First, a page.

Where the IGG must be helped
July 3, 2007
Another pair of senior government officials are embroiled in verbal fight with the Inspector General of Government over alleged fraudulent court settlements in which it is alleged the country lost a whooping Shs102 billion.Corruption is a multifaceted and multi-prolonged problem . It may be grand or petty, isolated or systemic but these new revelations epitomise the scale of graft in this country. The colossal sums talked about here can finance half of the 2007/2008 budget.The effects of corruption are self evident. The pandemic is ranked as one of the greatest constraints to investment and economic development, public service delivery and equitable local and national development. You have heard about the corrupt political big wigs and their equally corrupt bureaucrats who expend their loot by buying huge chunks of land; some the size of counties. They then build huge ‘palaces’ which they do not occupy. The balance of their loot is stashed away in foreign bank accounts. As it was argued in this column last week, one of the factors responsible for the endemic corruption in Uganda has been the political leadership’s apparent lack of commitment to dehorn the problem. And now that the executive has made a turn around and is willing to bring the culprits to book, the powers of the IGG have come into question. Almost all government officials accused of grand corruption have questioned the IGG’s investigative and prosecuting powers.The public needs to know that Inspectorate of Government’s powers are succinctly provided for in Article 230 of the Constitution and they include, among others; to investigate, arrest and prosecute corrupt public officials. There are other institutions such as the Auditor General whose functions relate to unearthing financial irregularities or malpractices, the police which can investigate cases of corruption or fraud and the Director of Public Prosecutions who can prosecute any criminal case, including those related to corruption. The framers of the Constitution were aware of the limitations of the other institutions and decided to create an independent body specifically charged with the responsibility of fighting corruption and abuse of office.Therefore, the Inspectorate occupies a central position regarding the fight against corruption. It is the anti-corruption institution of Uganda. It is also a complaints office to which any person aggrieved by a decision of a public official or authority takes his or her complaint for redress.It reports to Parliament and has the function of promoting and ensuring strict adherence to the rule of law and principles of natural justice while dispensing its powers and executing its Ombudsman role. Thus, its mission is to promote good governance by enhancing accountability and transparency; and enforcement of the rule of law and administrative justice in public offices. It is however imperative that the IGG guards against applying double standards when enforcing the law. Take for instance the two cases of John Ken Lukyamuzi who lost his parliamentary seat for allegedly failing to declare his assets and that of the two ministers, one of whom still retains his seat in parliament.In the Lukyamuzi Vs. AG case court in my view erroneously held that in cases of a dispute between the IGG and accused party, the IGG can constitute itself into a tribunal. This reasoning defeated the principals of natural justice upon which the administrative functions of the IGG are premised.There is an urgent need by the minister responsible to revise the IGG Act and make for provisions that will address the composition of the tribunal, and the mandate of the tribunal.The IGG should not stop at the successful prosecution of corrupt officials. That public officer must seize all ill-gotten assets, auction them and remit the proceeds to the Consolidated Fund for national development.There is also the need for government to merge the Inspectorate of Government and the Prevention of Corruption Statutes to prevent an overlap of roles between the IGG and Director of Public Prosecution. By having one body of laws governing the anti-corruption regime, the law enforcement officers’ work will become much easily. NEXT: The government should protect national parks from encroachers.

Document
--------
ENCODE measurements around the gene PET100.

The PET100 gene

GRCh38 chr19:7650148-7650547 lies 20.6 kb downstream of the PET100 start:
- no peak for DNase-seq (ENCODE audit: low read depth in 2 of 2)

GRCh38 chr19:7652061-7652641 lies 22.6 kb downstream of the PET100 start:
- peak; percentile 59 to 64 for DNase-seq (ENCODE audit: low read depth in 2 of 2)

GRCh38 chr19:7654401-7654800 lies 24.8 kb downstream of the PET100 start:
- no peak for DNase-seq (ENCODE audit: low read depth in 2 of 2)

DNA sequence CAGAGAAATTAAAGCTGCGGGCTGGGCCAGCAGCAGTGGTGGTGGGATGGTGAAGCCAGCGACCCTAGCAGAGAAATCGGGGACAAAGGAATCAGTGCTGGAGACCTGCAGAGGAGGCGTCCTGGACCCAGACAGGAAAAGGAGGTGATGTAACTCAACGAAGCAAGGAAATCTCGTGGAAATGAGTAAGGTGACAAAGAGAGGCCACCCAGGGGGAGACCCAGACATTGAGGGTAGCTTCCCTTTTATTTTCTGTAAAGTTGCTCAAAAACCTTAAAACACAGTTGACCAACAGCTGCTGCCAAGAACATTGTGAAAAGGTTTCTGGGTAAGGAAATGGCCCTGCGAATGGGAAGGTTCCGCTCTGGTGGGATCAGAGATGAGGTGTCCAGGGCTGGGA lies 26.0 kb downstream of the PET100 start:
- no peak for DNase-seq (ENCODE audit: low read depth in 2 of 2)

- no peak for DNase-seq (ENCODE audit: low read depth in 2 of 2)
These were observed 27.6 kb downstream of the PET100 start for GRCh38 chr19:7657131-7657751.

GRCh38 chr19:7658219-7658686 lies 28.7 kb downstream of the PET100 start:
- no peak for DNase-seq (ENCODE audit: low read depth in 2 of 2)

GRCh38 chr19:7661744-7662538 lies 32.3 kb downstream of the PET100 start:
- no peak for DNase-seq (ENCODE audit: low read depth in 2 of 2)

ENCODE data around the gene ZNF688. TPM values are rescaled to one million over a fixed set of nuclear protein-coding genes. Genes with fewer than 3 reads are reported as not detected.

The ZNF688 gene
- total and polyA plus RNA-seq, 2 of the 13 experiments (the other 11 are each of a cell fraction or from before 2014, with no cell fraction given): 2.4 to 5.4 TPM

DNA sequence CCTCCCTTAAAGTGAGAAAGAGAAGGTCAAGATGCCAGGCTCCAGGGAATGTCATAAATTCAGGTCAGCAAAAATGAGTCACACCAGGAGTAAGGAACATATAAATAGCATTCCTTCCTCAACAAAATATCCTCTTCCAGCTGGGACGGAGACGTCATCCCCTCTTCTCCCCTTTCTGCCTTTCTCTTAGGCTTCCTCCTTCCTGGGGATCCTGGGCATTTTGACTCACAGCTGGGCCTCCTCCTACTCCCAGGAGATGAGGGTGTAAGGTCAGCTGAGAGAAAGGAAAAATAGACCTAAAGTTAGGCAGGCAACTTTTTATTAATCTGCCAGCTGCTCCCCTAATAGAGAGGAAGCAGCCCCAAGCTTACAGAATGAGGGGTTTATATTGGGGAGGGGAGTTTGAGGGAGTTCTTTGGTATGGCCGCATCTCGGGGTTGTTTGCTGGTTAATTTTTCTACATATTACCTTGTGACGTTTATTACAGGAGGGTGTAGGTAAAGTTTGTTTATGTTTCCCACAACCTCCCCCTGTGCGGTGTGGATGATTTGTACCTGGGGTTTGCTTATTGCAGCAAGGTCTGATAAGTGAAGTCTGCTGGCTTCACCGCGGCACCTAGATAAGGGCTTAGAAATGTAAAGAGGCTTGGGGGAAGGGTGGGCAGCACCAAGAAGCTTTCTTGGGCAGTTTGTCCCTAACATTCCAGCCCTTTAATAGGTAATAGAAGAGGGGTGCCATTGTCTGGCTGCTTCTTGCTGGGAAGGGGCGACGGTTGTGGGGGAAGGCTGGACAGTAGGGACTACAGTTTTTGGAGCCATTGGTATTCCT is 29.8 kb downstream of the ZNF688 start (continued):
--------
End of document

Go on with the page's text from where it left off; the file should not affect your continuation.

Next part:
The writer is a Journalist and Advocatemsserwanga@gmail.commsserwanga.blogspot.com 0772 43 46 77